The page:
But no, the Celtics are bolting to a weeklong Vegas vacation and blowing their bank roll the first night at Caesar's. It won't be long before they realize how hot and unpleasant it is when you're sitting idly by the hotel pool with no prospects or means for having a good time.

I can understand the 'win now' attitude that Boston is carrying into this season, but I have to wonder how Boston fans feel about this philosophy. Boston could win this year and the rest of the city would rejoice in winning two titles in three years. Or they could fail in the semis, the conference finals or the NBA Finals. The Celtics are leaving little wiggle room for failure this season. Maybe that's a good thing. Maybe a little sustainability in a franchise that has a history of longstanding dynasties would be a good thing too.

Written By Danny Hobrock

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Sunday, July 5, 2009

"Blame Canada!" Recent moves stir things up in the NBA

President Obama is apparently furious at the Canadians. Canada has ruined the Fourth of July for many basketball fans. Reports surfaced Friday night that Hedo Turkoglu had agreed upon a 5 year, $53 million contract with the Toronto Raptors. Earlier reports had him signing with the young Portland Trail Blazers, but it looks like, after a visit to Portland, he prefers the east coast city of Toronto to the west coast city of Portland.

The Turkish player drops this bomb on the American Independence Day, a day that is supposed to be filled with friends, family, fireworks, fries and frankfurters. Magic fans and Blazers fans now find themselves at odds with our neighbor to the North who just stole the breakout player in this year's playoffs.

The Orlando Magic and Portland Trail Blazers find themselves wondering: 'What just happened?' Orlando will struggle to fill the hole left by Turkoglu despite having traded for Vince Carter and Portland will continue to look for the player that can provide them with that little extra push.

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Nothing is set in stone yet, but according to sources reported by Sports Illustrated and ESPN, the deal seems imminent. Turkoglu isn't the only player on the move, however. It looks as though all of this summer's free agents are on the move, except for Carlos Boozer, who I had all but guaranteed would leave the Jazz this offseason. Orlando should look to take advantage of this trend and look for a replacement for Turkoglu, or at least another weapon to add to their arsenal.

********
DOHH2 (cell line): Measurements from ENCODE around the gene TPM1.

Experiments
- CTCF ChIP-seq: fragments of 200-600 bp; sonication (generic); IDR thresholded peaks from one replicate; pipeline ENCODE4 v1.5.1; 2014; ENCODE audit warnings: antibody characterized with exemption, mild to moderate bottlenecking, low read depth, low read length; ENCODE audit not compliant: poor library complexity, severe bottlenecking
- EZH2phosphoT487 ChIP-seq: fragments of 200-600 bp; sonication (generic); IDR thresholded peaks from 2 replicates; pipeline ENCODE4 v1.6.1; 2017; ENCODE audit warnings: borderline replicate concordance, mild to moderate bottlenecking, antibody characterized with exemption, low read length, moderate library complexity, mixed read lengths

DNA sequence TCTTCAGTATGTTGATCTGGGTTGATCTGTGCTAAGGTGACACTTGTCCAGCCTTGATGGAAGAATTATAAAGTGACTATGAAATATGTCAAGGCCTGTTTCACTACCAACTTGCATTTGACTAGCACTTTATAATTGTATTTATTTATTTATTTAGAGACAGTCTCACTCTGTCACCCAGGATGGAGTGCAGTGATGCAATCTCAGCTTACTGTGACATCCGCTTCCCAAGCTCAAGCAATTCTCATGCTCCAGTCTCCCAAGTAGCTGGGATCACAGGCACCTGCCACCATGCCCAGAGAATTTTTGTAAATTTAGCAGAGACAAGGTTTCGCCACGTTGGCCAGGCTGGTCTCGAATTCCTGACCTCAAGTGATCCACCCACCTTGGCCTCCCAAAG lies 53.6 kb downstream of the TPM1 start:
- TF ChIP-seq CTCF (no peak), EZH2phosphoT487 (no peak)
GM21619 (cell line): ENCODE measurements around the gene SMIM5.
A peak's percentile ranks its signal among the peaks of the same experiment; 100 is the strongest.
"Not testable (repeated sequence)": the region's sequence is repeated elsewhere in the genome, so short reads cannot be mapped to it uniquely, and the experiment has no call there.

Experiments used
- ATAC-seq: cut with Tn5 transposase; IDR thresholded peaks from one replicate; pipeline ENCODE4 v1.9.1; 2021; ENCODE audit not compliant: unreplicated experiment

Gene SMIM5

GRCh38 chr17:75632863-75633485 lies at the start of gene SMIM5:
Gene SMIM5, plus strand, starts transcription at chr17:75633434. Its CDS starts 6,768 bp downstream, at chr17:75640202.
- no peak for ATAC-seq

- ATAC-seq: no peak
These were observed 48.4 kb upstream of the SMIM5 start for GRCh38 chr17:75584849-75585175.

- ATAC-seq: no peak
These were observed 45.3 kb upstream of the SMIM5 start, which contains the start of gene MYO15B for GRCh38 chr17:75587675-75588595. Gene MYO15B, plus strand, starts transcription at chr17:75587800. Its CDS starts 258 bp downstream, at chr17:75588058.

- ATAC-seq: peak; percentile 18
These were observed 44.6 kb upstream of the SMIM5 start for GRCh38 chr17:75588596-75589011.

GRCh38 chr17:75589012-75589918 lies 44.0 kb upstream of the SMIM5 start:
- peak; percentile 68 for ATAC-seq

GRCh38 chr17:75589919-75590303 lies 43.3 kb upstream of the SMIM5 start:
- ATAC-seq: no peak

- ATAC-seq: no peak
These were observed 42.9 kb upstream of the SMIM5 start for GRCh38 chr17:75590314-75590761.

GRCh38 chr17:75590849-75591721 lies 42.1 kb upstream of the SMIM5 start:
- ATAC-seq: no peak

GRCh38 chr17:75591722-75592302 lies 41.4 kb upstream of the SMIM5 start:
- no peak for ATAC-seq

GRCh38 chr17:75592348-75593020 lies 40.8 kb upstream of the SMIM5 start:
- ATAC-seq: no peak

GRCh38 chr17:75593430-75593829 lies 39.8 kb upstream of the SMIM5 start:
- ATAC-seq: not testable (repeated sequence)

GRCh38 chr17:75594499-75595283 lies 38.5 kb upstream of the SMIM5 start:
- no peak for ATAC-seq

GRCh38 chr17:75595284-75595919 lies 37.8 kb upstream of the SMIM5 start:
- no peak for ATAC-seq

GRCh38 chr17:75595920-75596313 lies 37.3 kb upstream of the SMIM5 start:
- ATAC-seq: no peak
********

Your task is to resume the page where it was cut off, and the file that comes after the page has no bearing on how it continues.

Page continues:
The biggest news of the summer comes from Los Angeles, where, in contradiction with the California economy, the rich just seem to get richer. Ron Artest joins Kobe Bryant and Pau Gasol on an already powerful Lakers team. He replaces Trevor Ariza, who will replace Artest in Houston. If you ask me, though, the Artest signing helps the Lakers more than the Ariza signing helps the Rockets, even if it's Houston's intention to free up cap space.

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Rasheed Wallace and Allen Iverson are sure to leave Detroit, especially after last year's debacle and the addition of their replacements to the roster. Ben Gordon will be the scoring threat who doesn't like playing off the bench and Charlie Villanueva will replace Wallace at the power forward spot. Iverson is reported to be interested in joining the Memphis Grizzlies and has been in discussions with the Miami Heat as well. After all these years, it would be in Iverson's best interest to finally understand that we already see him as a great player. Maybe then he'd just play his part on a team instead of constantly trying to validate his talent by scoring a bunch of points.

Meanwhile, Rasheed Wallace was wooed by the Boston Celtics brass this week and is apparently deciding between Boston, San Antonio and Orlando. Maybe the Magic will come out of this alright after all. That leaves Jason Kidd, Andre Miller and Lamar Odom as the most recognizable free agent at this point. Kidd is reportedly being pursued by the Mavericks and Knicks. The Knicks may be looking to add Kidd, who would start at the point guard position even if Ricky Rubio somehow joins the team.

Miller and Odom have many potential suitors and the status of other free agents such as Marvin Williams, Anderson Varejao, Mike Bibby and Shawn Marion remains in flux. In what has been a busy start to free agency, we may see more players on the move in the coming days.

Written By Danny Hobrock